Breakfast at the Liberty Diner

Breakfast at the Liberty Diner

by DK Publishing, Daniel Kirk
     
 

Bobby, his mother, and his little brother stop at the Liberty Diner for breakfast to meet Uncle Angelo. As the waitress serves up hot coffee, and the cook works his magic over a sizzling griddle, a very special visitor stops by--just in time to leave Bobby and his family with a memory they will treasure for a lifetime. See more details below

Overview

Bobby, his mother, and his little brother stop at the Liberty Diner for breakfast to meet Uncle Angelo. As the waitress serves up hot coffee, and the cook works his magic over a sizzling griddle, a very special visitor stops by--just in time to leave Bobby and his family with a memory they will treasure for a lifetime.

Editorial Reviews

Children's Literature - Leila Toledo
There are not many diners left in this country, but between the 1930's and 1950's diners provided good, inexpensive meals to both strangers passing through and families, including little ones. This is a story of Bobby, his mother, and little brother who stop at a diner to have breakfast while waiting for Uncle Angelo. The noise, the smell, and the code language used by the waitress to place orders all add to the ambience of the environment. To top it off, a very special guest shows up and provides a word of encouragement and wonderful memories for Bobby. Breakfast at the Liberty Diner gives us a glimpse of a day going by.
School Library Journal - School Library Journal
Gr 1-3--It's the 1930s, and Bobby Potter, his mother, and baby brother are traveling by train to an undisclosed destination. It's the first time the boy has been away from home since an illness left him with the need to wear a leg brace. His mother has arranged to meet her brother at the Liberty Diner, and there's a rumor that President Roosevelt is headed there as well. While Bobby waits for breakfast, he tries to understand the mysterious language spoken by the waitress and the short-order cook ("a pair of cackles, wrecked" means scrambled eggs) and is annoyed that his baby brother seems to get all the attention. Eventually, the president arrives as predicted and the child's chance encounter with him provides a much-needed, albeit saccharine, dose of encouragement. The stylized, boxy illustrations are painted in oil on canvas and focus on the diner and its varied customers. While close-ups capture the mother's anxiety and Bobby's frustrations, some portraits of lesser characters border on caricature. By combining his love of diners and his admiration for FDR (explained in a detailed author's note), Kirk has created a personalized period piece that will appeal more to older baby boomers and their parents than to the targeted audience.--Alicia Eames, New York City Public Schools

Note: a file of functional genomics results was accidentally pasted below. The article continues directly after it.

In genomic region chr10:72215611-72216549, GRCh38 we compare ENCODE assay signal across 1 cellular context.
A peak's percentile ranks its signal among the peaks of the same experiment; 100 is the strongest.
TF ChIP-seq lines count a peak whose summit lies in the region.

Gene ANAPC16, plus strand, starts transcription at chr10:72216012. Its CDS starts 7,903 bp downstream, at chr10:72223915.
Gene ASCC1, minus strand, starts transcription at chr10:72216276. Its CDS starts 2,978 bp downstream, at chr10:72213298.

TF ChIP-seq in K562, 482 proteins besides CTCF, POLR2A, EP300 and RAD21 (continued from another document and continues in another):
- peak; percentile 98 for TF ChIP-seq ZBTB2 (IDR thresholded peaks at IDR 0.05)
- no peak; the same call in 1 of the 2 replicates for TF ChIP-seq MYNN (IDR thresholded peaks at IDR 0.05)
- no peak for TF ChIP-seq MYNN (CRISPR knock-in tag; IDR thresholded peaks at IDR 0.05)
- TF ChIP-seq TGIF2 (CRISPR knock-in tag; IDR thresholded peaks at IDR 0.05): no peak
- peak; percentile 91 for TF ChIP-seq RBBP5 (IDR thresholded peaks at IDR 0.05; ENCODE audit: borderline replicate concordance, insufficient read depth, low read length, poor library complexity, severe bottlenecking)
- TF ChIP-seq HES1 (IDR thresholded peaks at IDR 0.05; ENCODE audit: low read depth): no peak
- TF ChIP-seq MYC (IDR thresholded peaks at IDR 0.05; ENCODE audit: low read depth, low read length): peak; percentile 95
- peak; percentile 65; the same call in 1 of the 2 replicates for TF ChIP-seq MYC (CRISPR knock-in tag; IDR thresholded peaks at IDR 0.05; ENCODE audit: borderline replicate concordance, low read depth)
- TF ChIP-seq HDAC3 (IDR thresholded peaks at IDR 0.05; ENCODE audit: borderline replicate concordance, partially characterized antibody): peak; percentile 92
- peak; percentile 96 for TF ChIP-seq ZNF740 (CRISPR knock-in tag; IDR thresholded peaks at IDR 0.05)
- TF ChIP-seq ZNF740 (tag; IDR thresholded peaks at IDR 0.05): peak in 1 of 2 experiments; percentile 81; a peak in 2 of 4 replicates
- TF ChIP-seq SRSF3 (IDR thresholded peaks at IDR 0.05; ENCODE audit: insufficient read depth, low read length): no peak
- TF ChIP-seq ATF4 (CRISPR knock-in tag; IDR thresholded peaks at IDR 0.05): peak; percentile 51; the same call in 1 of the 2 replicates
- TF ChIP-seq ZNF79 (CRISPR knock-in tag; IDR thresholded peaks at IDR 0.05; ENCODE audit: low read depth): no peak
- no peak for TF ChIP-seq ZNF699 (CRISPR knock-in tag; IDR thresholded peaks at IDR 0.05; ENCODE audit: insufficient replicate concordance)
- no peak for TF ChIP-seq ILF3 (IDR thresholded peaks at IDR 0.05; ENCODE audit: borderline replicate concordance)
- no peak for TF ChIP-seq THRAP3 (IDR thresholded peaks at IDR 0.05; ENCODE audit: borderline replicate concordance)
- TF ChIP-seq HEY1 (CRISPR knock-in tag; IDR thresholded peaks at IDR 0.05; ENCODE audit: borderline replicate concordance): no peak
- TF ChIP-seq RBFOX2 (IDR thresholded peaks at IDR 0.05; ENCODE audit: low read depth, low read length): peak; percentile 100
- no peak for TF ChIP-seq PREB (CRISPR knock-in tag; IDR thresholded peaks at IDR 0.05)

Kirkus Reviews
While they wait for Uncle Angelo at the Liberty Diner, Bobby, his baby brother, George, and his mother are surprised when President Roosevelt stops in during breakfast. Kirk (Trash Trucks!, p. 723, etc.) captures the happy chaos of a restaurant packed with diners, reporters, and a busy staff: Marge the waitress barks out orders as customers come and go. In the midst of all this, Bobby orders "wrecked cackles" for breakfast, only to discover he's getting scrambled eggs, which he hates. He starts to pout, but everything is interrupted by the arrival of the president. A reporter thrusts George into the president's arms for a picture, but Roosevelt pulls Bobby into the picture, too. Kirk barely dabbles in the range of colorful diner vernacular and, through the presidential visit, prevents readers from understanding just how exciting an ordinary day at the diner is. Expressive, eye-catching illustrations tell the tale better than the wordy text; filled with bustling, sipping, munching, smiling people, the scenes at the Liberty Diner come alive.

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Product Details

ISBN-13:
9780786803033
Publisher:
Hyperion Books for Children
Publication date:
10/28/1997
Edition description:
1 ED
Pages:
32
Product dimensions:
8.80(w) x 11.34(h) x 0.37(d)
Age Range:
5 - 8 Years

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